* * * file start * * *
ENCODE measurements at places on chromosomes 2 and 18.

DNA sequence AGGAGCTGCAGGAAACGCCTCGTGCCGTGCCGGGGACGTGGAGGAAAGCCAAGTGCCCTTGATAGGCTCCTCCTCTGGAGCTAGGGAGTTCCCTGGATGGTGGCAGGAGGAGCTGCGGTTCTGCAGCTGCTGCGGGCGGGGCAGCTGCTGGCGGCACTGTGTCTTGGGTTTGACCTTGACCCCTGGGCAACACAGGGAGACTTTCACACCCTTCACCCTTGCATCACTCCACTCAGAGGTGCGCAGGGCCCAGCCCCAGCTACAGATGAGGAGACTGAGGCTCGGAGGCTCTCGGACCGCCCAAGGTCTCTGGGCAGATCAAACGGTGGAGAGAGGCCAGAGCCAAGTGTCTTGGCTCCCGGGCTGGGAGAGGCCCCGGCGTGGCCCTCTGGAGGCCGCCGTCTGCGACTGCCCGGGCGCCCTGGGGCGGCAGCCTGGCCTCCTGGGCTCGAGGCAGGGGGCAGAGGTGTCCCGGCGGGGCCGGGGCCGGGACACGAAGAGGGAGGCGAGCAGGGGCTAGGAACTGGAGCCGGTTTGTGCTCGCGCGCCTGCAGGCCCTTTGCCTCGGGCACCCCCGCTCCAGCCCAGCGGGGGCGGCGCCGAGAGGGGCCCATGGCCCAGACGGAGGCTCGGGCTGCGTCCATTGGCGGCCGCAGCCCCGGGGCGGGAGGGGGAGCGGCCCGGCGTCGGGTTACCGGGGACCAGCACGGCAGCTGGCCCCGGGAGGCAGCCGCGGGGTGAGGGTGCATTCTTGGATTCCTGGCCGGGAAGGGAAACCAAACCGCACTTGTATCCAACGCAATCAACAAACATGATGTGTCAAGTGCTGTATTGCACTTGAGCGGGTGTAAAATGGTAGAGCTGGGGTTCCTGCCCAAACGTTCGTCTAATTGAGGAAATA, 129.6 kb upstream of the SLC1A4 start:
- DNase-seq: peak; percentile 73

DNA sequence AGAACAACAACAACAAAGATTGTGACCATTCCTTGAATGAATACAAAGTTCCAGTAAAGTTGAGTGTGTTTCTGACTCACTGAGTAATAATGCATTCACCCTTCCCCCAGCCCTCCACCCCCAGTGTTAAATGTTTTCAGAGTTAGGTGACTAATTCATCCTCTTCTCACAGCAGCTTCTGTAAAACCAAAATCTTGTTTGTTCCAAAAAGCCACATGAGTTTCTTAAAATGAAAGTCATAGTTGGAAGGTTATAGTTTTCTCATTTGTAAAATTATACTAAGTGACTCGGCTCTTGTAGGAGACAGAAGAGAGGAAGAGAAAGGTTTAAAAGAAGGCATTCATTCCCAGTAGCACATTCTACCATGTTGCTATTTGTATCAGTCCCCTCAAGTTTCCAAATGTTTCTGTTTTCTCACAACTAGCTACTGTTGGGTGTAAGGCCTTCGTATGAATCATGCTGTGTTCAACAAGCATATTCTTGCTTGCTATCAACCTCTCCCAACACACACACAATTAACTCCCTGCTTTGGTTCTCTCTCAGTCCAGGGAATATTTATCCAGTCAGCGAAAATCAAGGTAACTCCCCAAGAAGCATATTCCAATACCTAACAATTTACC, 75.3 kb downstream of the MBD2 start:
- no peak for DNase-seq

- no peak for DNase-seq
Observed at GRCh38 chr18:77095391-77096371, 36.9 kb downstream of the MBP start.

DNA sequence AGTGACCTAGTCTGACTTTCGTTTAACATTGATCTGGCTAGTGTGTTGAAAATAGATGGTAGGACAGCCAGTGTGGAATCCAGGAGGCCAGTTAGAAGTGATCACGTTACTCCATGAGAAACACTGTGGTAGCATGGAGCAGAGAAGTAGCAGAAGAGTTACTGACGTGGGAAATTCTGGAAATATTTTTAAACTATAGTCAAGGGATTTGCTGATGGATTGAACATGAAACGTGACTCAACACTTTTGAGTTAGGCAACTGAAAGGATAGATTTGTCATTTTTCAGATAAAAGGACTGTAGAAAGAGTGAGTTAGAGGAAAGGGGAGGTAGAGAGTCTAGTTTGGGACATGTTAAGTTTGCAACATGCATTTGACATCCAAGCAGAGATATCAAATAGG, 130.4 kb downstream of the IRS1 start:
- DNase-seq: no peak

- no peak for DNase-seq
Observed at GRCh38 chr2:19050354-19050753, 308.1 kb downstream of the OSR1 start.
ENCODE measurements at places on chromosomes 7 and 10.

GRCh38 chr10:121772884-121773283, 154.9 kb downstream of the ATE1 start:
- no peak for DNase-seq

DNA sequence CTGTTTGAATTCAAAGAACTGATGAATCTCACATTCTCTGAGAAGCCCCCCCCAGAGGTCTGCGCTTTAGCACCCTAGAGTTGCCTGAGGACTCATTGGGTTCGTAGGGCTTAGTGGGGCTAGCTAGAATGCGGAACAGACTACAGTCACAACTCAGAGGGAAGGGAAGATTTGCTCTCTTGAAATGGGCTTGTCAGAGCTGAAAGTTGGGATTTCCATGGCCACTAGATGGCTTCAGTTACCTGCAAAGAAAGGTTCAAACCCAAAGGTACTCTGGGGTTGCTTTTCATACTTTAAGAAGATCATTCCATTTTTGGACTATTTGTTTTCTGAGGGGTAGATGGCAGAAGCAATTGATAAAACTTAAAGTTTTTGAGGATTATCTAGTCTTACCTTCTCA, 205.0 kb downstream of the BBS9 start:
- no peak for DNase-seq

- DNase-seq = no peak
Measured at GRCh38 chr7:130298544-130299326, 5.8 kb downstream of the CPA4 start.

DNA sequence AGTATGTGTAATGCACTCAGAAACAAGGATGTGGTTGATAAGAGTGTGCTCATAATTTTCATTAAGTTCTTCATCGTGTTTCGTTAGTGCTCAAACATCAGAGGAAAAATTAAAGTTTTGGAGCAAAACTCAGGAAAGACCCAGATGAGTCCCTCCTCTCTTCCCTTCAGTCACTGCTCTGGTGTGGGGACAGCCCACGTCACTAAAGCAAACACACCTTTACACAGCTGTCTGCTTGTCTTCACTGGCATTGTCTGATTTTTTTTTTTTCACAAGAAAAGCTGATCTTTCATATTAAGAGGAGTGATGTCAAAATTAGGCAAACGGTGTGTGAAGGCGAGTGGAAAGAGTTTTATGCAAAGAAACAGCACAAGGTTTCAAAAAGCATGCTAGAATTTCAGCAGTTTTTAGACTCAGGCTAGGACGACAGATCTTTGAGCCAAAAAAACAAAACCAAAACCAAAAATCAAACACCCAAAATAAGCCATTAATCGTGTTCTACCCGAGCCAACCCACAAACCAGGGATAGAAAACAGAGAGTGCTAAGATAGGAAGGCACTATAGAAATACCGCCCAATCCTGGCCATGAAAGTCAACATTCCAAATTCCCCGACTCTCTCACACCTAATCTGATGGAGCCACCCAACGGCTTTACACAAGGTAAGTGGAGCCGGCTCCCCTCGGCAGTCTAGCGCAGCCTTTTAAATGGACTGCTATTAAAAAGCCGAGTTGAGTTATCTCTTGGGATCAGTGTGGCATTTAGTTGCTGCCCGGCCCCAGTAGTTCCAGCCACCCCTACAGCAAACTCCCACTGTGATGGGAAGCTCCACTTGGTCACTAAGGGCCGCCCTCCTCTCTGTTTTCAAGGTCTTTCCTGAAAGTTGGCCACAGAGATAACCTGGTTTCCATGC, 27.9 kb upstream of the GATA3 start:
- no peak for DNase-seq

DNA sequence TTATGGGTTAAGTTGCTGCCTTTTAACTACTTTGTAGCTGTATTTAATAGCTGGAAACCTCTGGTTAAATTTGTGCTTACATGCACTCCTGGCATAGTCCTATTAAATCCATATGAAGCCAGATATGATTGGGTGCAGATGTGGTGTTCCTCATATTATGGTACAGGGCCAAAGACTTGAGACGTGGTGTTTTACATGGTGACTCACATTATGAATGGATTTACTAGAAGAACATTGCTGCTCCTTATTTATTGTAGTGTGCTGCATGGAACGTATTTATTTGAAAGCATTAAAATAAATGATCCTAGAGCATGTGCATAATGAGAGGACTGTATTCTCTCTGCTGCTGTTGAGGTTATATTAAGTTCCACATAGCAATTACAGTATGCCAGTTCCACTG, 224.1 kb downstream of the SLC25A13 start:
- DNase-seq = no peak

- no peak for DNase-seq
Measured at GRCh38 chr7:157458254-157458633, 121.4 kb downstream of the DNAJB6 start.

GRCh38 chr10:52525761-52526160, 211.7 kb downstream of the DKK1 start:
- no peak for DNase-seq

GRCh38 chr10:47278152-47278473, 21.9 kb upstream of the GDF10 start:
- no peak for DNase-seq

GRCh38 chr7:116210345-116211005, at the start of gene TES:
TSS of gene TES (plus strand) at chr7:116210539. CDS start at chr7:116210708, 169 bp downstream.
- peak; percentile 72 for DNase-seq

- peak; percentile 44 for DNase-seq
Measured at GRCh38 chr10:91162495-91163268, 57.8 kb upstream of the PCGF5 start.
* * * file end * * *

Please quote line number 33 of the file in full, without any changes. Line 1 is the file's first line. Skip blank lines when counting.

Measured at GRCh38 chr10:91162495-91163268, 57.8 kb upstream of the PCGF5 start.